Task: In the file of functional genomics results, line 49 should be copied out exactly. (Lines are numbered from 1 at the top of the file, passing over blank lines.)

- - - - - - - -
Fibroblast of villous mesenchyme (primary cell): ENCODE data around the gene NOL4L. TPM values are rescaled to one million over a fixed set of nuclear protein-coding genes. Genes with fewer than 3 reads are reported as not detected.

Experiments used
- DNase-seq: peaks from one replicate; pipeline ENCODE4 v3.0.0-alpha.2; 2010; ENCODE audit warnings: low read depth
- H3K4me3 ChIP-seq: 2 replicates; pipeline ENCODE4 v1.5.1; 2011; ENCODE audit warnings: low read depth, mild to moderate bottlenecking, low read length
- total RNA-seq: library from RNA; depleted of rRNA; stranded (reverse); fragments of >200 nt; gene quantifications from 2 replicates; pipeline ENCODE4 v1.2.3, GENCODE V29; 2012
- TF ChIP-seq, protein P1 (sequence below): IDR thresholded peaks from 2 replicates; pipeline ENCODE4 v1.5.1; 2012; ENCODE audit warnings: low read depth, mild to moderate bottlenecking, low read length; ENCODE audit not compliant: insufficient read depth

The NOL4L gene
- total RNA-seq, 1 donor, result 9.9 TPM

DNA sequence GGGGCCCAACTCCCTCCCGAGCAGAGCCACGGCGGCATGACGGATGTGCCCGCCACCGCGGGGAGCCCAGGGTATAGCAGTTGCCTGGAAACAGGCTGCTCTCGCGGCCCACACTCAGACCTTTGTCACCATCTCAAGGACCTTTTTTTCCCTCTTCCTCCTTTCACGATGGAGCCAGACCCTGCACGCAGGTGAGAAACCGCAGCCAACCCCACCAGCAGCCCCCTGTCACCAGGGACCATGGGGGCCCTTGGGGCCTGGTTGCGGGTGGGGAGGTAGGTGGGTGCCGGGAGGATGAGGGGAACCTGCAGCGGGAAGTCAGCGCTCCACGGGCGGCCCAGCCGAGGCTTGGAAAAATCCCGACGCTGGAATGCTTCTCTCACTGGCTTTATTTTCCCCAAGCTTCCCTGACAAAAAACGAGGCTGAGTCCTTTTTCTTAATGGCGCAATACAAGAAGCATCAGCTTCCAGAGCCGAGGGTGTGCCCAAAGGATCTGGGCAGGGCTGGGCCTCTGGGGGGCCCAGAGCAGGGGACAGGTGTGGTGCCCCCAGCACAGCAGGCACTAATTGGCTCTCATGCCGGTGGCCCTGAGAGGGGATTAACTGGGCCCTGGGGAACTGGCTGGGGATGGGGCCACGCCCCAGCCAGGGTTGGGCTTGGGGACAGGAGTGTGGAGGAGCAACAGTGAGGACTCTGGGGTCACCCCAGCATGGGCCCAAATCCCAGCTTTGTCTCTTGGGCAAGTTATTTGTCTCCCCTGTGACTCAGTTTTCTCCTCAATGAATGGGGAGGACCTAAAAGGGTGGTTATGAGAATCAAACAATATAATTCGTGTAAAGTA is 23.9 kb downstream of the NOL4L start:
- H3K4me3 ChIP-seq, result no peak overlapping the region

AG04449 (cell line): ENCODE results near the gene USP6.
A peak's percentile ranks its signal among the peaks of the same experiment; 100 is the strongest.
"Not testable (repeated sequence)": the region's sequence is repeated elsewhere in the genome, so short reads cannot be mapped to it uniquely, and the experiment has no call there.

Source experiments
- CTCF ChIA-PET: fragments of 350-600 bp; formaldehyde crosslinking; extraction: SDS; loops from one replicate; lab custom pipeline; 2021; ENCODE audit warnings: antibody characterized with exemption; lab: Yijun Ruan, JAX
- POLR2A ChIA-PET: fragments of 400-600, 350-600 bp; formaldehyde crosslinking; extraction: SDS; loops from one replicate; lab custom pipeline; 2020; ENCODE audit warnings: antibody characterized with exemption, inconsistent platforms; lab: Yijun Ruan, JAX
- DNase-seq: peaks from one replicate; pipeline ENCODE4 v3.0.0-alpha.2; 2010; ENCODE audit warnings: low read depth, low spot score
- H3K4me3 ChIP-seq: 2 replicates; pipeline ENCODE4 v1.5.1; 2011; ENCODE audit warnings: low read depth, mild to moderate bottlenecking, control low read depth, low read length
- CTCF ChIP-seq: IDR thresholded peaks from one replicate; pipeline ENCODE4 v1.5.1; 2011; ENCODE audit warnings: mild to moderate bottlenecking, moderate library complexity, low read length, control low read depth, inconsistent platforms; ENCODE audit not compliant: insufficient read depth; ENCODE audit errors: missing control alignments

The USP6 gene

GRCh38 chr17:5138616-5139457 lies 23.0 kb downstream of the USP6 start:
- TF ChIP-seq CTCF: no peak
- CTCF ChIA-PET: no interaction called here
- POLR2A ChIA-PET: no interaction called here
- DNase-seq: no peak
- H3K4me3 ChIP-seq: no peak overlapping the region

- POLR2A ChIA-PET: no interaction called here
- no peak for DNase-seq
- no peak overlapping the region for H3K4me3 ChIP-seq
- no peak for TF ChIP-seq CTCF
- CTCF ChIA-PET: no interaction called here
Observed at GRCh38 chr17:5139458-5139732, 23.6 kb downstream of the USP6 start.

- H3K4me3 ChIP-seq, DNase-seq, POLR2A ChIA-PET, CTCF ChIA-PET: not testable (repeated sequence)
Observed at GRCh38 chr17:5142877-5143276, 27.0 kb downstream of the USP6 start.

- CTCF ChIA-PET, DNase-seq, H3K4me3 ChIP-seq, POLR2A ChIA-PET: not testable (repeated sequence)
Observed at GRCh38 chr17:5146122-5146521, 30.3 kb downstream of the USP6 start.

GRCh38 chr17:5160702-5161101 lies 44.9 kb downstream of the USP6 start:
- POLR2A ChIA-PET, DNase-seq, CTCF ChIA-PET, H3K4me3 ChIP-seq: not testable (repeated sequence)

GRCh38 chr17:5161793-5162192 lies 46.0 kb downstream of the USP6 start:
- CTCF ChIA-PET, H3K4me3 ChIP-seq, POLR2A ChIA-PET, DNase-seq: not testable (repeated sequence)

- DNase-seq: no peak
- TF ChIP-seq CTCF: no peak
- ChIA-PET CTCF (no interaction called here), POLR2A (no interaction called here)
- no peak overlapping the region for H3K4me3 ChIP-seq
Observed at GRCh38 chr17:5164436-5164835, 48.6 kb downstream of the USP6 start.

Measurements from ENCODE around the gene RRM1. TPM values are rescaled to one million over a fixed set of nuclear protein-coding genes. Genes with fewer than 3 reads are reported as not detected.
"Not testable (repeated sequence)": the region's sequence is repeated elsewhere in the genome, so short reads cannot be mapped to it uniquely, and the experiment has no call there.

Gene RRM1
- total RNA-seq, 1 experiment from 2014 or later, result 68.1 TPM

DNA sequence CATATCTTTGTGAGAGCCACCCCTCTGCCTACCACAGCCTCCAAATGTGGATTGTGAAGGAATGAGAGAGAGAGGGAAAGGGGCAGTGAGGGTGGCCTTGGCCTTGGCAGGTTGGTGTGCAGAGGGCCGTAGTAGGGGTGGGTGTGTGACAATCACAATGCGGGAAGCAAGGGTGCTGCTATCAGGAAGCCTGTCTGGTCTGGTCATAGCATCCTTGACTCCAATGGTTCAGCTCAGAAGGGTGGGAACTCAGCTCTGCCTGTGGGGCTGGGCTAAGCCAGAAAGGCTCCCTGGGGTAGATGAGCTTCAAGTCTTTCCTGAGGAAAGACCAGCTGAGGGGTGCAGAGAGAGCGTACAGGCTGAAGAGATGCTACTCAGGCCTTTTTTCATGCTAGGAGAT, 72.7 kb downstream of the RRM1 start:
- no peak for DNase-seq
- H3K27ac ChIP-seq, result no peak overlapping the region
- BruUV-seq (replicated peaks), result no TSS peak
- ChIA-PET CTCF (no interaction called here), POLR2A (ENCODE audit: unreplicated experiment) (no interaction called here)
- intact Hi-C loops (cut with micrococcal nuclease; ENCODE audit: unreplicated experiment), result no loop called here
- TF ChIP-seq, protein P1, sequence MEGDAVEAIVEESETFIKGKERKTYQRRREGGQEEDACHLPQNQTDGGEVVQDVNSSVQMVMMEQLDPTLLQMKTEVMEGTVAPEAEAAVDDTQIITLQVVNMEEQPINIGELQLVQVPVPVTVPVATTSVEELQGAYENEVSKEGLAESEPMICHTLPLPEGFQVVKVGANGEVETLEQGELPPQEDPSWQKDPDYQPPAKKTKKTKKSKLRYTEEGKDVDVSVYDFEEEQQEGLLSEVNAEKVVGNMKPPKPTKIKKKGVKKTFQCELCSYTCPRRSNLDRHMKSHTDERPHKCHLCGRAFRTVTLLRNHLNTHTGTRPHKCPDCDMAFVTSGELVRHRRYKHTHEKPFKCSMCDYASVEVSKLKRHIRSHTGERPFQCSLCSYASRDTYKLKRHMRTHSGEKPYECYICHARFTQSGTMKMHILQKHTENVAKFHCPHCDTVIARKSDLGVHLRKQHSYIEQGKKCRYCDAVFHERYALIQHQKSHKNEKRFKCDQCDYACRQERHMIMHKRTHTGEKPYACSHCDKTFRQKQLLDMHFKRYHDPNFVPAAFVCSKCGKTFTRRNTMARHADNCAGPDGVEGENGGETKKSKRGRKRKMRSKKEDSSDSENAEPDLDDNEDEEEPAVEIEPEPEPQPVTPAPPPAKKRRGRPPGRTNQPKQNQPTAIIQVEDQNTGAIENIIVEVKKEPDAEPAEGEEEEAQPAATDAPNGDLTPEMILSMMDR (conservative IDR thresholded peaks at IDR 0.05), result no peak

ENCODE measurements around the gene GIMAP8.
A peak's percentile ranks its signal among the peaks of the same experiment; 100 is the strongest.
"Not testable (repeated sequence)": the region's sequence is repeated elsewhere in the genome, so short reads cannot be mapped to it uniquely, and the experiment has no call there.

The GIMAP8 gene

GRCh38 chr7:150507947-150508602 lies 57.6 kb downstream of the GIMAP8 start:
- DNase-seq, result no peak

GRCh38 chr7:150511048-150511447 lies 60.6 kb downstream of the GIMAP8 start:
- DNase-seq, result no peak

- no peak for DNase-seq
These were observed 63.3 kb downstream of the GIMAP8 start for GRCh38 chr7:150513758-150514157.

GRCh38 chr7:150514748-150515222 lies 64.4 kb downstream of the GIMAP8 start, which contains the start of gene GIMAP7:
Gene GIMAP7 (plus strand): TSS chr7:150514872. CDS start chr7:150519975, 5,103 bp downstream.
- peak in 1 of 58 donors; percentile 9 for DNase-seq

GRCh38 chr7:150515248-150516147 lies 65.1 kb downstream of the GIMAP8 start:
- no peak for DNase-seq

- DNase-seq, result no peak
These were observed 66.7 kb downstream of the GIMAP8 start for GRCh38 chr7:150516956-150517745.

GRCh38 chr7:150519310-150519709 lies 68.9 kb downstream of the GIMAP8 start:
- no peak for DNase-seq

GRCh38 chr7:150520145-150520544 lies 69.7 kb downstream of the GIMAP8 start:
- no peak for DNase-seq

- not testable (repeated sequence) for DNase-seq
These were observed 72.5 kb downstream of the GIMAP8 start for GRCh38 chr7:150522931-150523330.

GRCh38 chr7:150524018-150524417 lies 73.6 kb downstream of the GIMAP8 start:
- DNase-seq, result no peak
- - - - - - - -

- total RNA-seq, 1 experiment from 2014 or later, result 68.1 TPM